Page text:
Prolonged-Release Oxycodone/Naloxone Improves Anal Sphincter Relaxation Compared to Oxycodone Plus Macrogol 3350.Dig Dis Sci. 2017 11; 62(11):3156-3166.DD
Opioid analgesics inhibit anal sphincter function and contribute to opioid-induced bowel dysfunction (OIBD). However, it is unknown whether the inhibition can be reduced by opioid antagonism with prolonged-release (PR) naloxone and how this compares to laxative treatment.
To compare the effects of combined PR oxycodone/naloxone or PR oxycodone plus macrogol 3350 on anal sphincter function and gastrointestinal symptoms.
A randomized, double-blind, crossover trial was conducted in 20 healthy men. Participants were treated for 5 days with combined PR oxycodone/naloxone or PR oxycodone plus macrogol 3350. Resting anal pressure, anal canal distensibility, and relaxation of the internal sphincter to rectal distension were evaluated before treatment (baseline) and on day 5. The Patient Assessment of Constipation Symptom (PAC-SYM) questionnaire, stool frequency, and stool consistency were assessed daily.
Both PR oxycodone/naloxone and PR oxycodone plus macrogol treatment decreased sphincter relaxation compared to baseline (- 27.5%; P < 0.001 and - 14.7%; P = 0.01). However, sphincter relaxation was increased after PR naloxone/oxycodone treatment compared to macrogol (difference = + 17.6%; P < 0.001). Resting anal pressure and anal canal distensibility did not differ between treatments. PAC-SYM abdominal symptoms score was lower during PR naloxone compared to macrogol (0.2 vs. 3.2; P = 0.002). The number of bowel movements was lower during PR naloxone versus macrogol (4.2 vs. 5.4; P = 0.035).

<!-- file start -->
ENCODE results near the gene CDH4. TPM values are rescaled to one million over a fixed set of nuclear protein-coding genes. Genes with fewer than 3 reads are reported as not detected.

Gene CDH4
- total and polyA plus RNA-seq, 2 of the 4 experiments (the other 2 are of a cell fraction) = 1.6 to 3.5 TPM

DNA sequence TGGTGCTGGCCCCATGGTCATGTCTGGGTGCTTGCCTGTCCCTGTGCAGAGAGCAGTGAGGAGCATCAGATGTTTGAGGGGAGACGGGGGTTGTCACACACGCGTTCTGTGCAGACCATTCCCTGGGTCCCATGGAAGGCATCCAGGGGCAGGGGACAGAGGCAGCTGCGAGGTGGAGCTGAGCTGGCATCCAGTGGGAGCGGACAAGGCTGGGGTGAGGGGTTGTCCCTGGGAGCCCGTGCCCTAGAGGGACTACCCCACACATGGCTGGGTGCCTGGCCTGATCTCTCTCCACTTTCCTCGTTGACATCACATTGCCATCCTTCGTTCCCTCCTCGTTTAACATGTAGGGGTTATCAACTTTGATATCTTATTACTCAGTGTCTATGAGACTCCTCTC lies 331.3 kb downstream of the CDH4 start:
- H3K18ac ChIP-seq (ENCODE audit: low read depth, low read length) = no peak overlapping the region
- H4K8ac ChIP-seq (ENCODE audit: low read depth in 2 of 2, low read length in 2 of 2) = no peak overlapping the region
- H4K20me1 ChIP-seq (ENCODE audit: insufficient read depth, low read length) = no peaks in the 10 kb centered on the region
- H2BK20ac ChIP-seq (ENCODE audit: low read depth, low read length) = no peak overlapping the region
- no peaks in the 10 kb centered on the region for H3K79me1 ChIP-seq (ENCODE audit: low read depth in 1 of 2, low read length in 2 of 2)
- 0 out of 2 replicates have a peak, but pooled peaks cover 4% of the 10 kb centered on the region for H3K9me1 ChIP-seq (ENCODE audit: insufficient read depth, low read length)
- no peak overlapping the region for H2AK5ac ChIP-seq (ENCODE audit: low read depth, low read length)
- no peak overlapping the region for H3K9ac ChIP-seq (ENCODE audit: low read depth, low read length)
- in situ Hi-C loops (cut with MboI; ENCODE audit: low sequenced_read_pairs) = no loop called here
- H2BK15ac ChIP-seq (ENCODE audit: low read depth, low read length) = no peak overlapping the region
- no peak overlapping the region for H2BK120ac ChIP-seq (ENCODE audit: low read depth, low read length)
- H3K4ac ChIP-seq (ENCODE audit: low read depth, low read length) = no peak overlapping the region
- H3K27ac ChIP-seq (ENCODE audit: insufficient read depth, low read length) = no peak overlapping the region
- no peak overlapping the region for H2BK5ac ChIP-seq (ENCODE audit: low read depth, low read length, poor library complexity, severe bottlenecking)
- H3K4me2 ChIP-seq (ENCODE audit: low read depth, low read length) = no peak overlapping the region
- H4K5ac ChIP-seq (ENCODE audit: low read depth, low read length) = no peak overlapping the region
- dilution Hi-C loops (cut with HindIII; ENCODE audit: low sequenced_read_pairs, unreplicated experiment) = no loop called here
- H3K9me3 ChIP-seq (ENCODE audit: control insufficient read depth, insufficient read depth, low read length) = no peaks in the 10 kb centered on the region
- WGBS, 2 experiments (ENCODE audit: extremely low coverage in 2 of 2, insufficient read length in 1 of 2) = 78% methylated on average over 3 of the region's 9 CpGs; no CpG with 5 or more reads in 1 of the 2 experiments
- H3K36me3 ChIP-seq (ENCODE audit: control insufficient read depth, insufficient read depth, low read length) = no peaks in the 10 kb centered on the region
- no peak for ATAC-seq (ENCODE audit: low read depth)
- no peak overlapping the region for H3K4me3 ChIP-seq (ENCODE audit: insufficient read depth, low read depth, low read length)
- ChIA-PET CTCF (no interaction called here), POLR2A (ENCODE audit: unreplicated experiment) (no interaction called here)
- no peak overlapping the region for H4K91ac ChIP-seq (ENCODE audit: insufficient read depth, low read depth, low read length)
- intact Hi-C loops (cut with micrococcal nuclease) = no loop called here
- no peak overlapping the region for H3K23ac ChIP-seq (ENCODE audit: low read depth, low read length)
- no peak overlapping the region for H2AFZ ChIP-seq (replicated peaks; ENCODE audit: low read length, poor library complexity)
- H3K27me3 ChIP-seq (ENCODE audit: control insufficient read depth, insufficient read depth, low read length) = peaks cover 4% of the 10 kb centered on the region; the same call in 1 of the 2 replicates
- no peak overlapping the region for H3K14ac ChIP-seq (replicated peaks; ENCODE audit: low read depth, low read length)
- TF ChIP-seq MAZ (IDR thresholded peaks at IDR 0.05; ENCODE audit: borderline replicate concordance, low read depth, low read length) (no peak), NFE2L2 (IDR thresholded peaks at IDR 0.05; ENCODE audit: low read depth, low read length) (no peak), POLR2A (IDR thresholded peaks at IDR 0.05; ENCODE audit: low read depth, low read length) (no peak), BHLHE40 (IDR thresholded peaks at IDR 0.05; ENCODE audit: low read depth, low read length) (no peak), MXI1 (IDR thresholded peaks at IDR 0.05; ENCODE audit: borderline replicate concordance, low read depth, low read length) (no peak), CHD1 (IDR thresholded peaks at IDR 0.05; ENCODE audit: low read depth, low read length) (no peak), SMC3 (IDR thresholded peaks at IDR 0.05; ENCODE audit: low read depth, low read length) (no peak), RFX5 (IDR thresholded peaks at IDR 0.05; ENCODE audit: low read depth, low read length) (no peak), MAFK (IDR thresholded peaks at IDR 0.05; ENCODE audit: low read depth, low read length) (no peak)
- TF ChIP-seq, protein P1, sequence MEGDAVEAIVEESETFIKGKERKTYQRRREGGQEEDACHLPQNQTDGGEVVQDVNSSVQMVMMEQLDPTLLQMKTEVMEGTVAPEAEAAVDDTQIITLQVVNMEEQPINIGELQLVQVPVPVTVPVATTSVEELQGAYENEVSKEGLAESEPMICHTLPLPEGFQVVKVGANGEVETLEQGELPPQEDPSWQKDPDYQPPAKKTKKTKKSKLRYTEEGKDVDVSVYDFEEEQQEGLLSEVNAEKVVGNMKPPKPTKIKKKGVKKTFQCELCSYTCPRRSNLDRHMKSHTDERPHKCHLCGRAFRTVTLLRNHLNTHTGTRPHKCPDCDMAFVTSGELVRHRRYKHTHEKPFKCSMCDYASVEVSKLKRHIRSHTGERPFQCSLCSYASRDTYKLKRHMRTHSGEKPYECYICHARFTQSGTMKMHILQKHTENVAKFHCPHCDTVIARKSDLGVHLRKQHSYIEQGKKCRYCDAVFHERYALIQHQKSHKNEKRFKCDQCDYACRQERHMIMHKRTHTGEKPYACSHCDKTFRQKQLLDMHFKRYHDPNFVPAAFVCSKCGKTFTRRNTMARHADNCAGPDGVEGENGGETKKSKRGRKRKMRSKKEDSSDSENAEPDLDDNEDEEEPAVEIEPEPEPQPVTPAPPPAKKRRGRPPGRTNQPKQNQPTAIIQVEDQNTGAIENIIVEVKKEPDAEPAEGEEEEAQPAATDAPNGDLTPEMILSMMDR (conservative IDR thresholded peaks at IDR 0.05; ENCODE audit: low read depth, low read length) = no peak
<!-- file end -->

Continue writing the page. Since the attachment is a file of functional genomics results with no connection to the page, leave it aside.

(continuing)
Relaxation of the internal anal sphincter was significantly better after PR oxycodone/naloxone treatment compared to PR oxycodone plus macrogol 3350. These findings highlight that OIBD may require specific therapy against the complex, pan-intestinal effects of opioids.